(director: Peter Glenville; screenwriters: Edward Anhalt/from the play by Jean Anouilh; cinematographer: Geoffrey Unsworth; editor: Anne V. Coates; music: Laurence Rosenthal; cast: Richard Burton (Thomas Becket), Peter O’Toole (King Henry II), John Gielgud (King Louis VII of France), Donald Wolfit (Gilbert Folliot, Bishop of London), Felix Aylmer (Archbishop of Canterbury), David Weston (Brother John), Martita Hunt (Queen Matilda), Pamela Brown (Queen Eleanor), Paolo Stoppa (Pope Alexander III), Gino Cervi (Cardinal Zambelli), Percy Herbert (Baron), Niall MacGinnis (Baron), Christopher Rhodes (Baron), Peter Jeffrey (Baron), Michael Miller (Baron, Peter Prowse (Baron), Inigo Jackson (Robert de Beaumont, Duke of Leicester), Sian Phillips (Gwendolen), Veronique Vendell (French Girl); Runtime: 148; MPAA Rating: NR; producer: Hal Wallis; Paramount Pictures; 1964-UK)
“The respectable but boring film is nevertheless worth watching for the robust performances of Richard Burton and Peter O’Toole.”
Reviewed by Dennis Schwartz
It’s based on the Tony-winning play by the Frenchman Jean Anouilh and written by the Oscar-winning screenwriter Edward Anhalt. The noted British stage director Peter Glenville (“The Prisoner”/”Me and the Colonel”), the director of the play, helms this historical epic and tries to take it away from its stagy feel by its authentic location shots. Overlong, lacking action and given to tedious dialogues, the respectable but boring film is nevertheless worth watching for the robust performances of Richard Burton and Peter O’Toole, just after his auspicious film debut in Lawrence of Arabia.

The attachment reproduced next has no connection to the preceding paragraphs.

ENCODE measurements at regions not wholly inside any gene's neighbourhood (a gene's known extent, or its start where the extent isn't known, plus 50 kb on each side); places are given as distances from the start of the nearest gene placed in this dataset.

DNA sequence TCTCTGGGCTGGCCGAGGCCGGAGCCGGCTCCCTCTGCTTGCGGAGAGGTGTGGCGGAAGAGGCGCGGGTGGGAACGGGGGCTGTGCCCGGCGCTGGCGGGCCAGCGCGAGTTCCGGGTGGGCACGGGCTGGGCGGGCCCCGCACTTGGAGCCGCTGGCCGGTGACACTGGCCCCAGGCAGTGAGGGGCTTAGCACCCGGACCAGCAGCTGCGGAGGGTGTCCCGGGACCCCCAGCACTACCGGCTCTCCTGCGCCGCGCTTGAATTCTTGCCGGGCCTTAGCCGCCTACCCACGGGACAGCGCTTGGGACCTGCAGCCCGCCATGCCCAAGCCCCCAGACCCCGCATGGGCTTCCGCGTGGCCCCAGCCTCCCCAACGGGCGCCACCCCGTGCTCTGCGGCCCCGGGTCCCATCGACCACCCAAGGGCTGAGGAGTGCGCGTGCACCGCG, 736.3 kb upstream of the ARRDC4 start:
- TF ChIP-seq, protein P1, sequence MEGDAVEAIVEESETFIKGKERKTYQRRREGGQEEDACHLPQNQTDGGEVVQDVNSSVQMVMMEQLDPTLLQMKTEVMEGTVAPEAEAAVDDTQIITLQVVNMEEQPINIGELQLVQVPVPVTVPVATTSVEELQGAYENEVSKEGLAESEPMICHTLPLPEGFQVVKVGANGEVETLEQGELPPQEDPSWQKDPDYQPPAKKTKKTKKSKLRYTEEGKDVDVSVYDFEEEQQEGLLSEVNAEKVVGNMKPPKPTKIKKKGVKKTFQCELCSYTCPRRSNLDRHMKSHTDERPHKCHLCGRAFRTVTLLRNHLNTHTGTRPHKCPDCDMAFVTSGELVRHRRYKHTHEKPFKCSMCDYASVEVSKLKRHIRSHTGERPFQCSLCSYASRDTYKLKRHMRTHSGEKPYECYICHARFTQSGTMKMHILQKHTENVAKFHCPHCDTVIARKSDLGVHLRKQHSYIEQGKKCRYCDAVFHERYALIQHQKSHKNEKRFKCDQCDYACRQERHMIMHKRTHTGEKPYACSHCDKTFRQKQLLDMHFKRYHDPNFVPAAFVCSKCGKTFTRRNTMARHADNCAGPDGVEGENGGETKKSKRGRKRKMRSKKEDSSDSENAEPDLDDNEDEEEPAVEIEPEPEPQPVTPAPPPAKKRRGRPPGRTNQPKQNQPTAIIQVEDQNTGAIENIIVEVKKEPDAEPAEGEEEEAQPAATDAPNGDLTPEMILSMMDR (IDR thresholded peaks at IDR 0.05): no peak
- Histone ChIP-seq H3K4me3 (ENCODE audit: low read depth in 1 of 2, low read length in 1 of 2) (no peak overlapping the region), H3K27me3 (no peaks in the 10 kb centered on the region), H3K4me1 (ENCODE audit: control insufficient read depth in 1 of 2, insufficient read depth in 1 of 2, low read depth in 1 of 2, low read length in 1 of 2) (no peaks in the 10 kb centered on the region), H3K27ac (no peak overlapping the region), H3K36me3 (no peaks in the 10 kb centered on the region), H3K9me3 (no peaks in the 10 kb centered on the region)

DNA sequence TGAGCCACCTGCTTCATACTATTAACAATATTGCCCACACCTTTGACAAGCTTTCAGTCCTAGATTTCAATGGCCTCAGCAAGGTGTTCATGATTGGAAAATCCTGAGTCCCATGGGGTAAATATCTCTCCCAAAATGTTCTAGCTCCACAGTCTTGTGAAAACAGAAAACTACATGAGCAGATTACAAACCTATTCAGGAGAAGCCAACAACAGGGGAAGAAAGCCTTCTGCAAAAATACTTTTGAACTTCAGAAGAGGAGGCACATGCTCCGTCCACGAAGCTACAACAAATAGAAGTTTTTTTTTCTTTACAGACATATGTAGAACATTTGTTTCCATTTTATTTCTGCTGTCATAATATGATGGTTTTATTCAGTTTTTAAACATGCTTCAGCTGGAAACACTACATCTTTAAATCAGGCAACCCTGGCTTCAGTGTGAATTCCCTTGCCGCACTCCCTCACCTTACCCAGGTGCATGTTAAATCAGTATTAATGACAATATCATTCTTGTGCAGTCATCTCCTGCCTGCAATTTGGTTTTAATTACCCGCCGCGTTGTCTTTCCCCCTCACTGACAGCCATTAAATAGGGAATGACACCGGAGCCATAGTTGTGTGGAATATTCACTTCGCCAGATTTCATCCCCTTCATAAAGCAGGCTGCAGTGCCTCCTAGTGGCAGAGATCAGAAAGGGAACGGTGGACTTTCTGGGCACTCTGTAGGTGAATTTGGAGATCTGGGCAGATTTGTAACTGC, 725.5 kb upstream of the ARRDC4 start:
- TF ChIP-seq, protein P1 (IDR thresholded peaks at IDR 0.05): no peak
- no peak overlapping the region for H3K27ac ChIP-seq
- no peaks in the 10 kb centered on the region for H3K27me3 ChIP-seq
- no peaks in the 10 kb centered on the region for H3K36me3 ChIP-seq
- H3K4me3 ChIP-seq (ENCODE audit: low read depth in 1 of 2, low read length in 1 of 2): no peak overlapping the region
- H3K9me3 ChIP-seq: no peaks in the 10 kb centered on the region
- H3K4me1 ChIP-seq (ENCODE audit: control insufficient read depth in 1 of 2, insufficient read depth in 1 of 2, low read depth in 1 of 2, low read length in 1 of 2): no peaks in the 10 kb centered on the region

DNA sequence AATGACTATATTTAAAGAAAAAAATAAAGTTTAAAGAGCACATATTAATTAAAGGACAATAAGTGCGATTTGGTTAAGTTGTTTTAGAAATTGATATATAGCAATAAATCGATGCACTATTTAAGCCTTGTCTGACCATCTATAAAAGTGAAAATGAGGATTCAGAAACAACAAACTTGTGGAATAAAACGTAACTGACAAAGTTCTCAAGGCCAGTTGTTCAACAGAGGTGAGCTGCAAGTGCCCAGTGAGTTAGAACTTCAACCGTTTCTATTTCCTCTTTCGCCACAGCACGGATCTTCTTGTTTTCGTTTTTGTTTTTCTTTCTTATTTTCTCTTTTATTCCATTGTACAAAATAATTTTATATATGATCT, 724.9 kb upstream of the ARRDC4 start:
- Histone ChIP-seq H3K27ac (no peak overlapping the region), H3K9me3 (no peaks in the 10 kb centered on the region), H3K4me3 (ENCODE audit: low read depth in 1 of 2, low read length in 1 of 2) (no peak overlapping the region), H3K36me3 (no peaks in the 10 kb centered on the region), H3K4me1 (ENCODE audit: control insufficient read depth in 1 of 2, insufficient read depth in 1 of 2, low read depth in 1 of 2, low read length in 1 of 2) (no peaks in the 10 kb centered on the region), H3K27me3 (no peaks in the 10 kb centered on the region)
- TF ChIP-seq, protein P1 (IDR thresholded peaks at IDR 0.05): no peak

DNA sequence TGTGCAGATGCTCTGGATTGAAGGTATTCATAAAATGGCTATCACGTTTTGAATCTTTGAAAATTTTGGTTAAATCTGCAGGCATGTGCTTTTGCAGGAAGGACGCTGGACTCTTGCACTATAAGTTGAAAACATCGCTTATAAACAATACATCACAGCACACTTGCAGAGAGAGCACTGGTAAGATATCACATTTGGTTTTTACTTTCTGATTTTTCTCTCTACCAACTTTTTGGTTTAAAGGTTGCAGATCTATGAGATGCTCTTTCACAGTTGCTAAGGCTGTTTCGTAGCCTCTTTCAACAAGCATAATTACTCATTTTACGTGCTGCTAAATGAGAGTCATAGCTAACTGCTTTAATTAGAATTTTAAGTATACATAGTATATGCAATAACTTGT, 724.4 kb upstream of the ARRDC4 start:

O’Toole is at his hammy best as he plays Henry II, the 12th-century king of England who was descended from the Norman conquerors. The womanizing married king is accompanied in his romantic adventures by the boisterous Saxon, Thomas à Becket (Burton), who knows his place and remains subservient and loyal to his superior at all times. This is true when they both fall for the same woman, Gwendolen (Siân Phillips, O’Toole’s real-life wife at the time), and she becomes Becket’s woman. When Henry’s authority is challenged by the Catholic Church (they claim that God’s law is above a monarch’s), Henry appoints Becket as Lord Chancellor of England, where he fights the church on Henry’s behalf. To repay the favor, Henry takes away Gwendolen from Becket and he yields without a fight or an expression of emotion. Gwendolen answers back by committing suicide. Henry, to gain political favor over the church, appoints Becket as Archbishop of Canterbury when the current archbishop dies. But Becket takes his new job with the church in the same spirit he served the king and acts to serve only the church, as he undergoes a spiritual transformation. This greatly upsets the king and a rift in their relationship occurs. Things come to a head when Henry’s zealous barons assassinate the meddlesome Becket at the king’s request. The brutal murder takes place in the Canterbury Cathedral in 1170. Wracked with guilt, Henry allows himself to be flogged by Saxon monks and then openly proclaims Becket a saint.
O’Toole plays his role in a campy manner which might not please all tastes, as he shows a homoerotic devotion to Becket (which is not the Henry in the history books). Also, the power trip which influenced both characters makes both characters unlikable–Becket comes across as a cold-hearted obstinate hypocritical prig, while Henry comes across as a ruthless ruler who is self-absorbed and doesn’t care about his subjects. But the issue of separation of church and state fares much better, as that political problem still resonates in today’s modern world and how it’s dealt with here holds our attention.
The fine supporting cast includes: John Gielgud as a prissy king of France, Pamela Brown as the king’s put upon wife, Paolo Stoppa as the shrewd pope and Donald Wolfit as the conniving bishop who is Becket’s enemy.
“Becket” was nominated for 12 Academy Awards, including best picture.
REVIEWED ON 8/2/2007 GRADE: C+